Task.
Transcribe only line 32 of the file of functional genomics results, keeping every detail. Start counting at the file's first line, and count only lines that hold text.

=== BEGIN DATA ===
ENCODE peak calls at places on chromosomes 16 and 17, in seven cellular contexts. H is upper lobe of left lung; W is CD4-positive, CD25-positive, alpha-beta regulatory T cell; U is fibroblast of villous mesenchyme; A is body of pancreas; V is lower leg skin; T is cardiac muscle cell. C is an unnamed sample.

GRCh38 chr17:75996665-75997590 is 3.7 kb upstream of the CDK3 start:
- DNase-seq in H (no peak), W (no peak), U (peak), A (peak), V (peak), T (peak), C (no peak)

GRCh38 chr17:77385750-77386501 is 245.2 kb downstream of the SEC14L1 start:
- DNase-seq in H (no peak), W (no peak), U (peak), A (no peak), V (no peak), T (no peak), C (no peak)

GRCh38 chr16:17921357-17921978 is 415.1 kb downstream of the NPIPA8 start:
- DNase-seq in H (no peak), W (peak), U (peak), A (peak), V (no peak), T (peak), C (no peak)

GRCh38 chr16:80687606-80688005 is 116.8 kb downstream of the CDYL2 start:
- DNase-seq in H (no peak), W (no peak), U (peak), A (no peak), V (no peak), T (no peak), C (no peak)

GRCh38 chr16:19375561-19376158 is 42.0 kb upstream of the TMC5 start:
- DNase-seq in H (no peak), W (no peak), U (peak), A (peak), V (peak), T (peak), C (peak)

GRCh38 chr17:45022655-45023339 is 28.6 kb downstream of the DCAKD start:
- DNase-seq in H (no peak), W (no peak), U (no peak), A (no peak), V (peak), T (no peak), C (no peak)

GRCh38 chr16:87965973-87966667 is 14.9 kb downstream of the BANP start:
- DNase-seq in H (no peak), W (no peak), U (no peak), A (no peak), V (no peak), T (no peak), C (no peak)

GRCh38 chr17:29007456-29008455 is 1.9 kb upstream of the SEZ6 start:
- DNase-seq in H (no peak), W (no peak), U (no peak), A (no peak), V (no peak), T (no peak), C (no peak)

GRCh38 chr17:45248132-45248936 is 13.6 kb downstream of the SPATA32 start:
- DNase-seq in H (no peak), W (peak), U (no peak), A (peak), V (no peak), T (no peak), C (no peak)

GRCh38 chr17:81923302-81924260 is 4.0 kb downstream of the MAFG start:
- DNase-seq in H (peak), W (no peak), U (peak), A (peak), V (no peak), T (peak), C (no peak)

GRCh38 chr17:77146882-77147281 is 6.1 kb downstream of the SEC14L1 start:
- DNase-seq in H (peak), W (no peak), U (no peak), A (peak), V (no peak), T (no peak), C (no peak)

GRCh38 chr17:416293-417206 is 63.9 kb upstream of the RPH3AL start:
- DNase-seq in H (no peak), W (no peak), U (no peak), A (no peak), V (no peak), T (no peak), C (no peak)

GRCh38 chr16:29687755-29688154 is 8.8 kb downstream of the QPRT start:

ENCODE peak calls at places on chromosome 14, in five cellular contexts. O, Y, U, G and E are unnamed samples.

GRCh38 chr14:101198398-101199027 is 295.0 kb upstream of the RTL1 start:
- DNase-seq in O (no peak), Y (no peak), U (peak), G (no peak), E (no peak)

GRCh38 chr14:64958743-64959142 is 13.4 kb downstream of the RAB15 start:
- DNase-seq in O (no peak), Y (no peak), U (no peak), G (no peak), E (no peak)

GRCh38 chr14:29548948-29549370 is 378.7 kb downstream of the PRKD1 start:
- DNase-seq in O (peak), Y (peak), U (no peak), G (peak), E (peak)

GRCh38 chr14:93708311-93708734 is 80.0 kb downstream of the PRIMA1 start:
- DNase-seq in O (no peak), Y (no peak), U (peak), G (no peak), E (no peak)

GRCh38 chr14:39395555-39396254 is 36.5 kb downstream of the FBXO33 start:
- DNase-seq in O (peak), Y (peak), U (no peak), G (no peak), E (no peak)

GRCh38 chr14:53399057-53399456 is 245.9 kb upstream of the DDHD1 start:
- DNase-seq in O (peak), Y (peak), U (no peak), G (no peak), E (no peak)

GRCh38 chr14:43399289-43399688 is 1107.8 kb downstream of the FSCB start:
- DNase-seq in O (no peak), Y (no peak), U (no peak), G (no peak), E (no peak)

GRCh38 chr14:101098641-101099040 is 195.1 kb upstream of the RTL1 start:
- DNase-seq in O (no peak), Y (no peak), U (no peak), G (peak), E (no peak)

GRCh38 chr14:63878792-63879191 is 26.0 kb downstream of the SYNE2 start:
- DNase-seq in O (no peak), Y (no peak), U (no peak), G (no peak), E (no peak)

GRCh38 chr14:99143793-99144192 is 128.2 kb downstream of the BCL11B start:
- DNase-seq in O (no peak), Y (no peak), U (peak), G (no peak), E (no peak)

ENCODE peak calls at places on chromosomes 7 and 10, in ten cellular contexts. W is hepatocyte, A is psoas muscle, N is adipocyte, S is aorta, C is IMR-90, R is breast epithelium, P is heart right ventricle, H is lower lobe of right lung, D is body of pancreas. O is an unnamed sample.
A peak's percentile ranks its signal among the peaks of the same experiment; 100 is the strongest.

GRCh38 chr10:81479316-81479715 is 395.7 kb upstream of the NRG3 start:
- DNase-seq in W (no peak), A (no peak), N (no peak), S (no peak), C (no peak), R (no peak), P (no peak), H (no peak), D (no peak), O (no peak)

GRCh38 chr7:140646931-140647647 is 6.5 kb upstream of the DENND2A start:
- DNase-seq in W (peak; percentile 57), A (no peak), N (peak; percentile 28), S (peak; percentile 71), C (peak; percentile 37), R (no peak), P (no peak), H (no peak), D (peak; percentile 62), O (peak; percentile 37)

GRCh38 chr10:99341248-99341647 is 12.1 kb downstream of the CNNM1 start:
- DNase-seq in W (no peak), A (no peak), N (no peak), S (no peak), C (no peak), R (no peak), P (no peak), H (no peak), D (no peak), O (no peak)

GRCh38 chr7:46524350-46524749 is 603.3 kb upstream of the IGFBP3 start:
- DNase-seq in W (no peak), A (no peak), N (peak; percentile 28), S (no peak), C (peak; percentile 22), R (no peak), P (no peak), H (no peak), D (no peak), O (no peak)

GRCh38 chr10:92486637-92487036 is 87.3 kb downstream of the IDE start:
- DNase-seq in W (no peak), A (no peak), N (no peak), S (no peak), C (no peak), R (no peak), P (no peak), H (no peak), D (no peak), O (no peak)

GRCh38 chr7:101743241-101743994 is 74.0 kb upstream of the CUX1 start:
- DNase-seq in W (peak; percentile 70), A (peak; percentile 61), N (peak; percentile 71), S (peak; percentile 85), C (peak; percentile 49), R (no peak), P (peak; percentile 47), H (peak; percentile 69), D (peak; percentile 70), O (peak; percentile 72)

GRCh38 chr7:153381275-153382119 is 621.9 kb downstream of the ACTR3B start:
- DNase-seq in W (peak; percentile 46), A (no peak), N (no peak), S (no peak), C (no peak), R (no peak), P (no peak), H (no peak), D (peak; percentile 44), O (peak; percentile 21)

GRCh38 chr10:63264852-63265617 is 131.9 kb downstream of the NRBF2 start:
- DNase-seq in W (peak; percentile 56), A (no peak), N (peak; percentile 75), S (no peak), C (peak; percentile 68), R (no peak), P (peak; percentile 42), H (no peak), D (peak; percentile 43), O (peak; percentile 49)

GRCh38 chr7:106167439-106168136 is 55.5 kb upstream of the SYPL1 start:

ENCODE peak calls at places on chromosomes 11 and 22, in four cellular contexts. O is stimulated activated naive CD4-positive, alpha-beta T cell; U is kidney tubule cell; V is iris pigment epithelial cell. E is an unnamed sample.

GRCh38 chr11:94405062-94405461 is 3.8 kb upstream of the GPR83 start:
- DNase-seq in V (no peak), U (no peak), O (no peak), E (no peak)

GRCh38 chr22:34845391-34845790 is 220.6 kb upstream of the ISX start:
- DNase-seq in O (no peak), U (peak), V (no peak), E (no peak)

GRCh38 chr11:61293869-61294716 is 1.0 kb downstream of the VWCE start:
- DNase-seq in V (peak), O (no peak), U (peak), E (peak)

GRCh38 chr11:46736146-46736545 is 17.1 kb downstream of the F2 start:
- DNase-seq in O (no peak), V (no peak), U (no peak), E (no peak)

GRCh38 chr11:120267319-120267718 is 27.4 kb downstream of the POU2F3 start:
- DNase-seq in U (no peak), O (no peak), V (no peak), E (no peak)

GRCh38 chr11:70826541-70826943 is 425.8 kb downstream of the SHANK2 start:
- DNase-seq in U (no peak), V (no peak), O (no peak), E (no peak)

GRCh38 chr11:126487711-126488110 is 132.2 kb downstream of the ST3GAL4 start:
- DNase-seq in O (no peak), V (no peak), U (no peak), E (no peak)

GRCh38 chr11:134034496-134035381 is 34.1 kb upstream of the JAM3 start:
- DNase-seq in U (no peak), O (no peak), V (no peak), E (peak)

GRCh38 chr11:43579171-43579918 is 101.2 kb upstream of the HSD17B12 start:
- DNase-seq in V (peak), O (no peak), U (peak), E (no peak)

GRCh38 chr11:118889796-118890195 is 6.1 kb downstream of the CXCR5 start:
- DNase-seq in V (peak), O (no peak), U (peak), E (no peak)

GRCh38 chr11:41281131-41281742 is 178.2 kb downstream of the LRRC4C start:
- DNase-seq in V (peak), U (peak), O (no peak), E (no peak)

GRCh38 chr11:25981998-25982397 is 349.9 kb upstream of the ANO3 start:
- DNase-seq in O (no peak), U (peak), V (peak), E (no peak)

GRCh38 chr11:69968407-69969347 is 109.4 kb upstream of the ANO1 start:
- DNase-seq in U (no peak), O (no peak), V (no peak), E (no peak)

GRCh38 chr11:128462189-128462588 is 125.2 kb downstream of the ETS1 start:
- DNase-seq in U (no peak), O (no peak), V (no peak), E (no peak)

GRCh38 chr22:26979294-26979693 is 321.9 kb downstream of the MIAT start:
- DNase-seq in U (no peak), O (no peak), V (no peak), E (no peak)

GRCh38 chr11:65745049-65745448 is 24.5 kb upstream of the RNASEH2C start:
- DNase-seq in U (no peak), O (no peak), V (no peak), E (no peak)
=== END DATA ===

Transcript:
GRCh38 chr14:29548948-29549370 is 378.7 kb downstream of the PRKD1 start: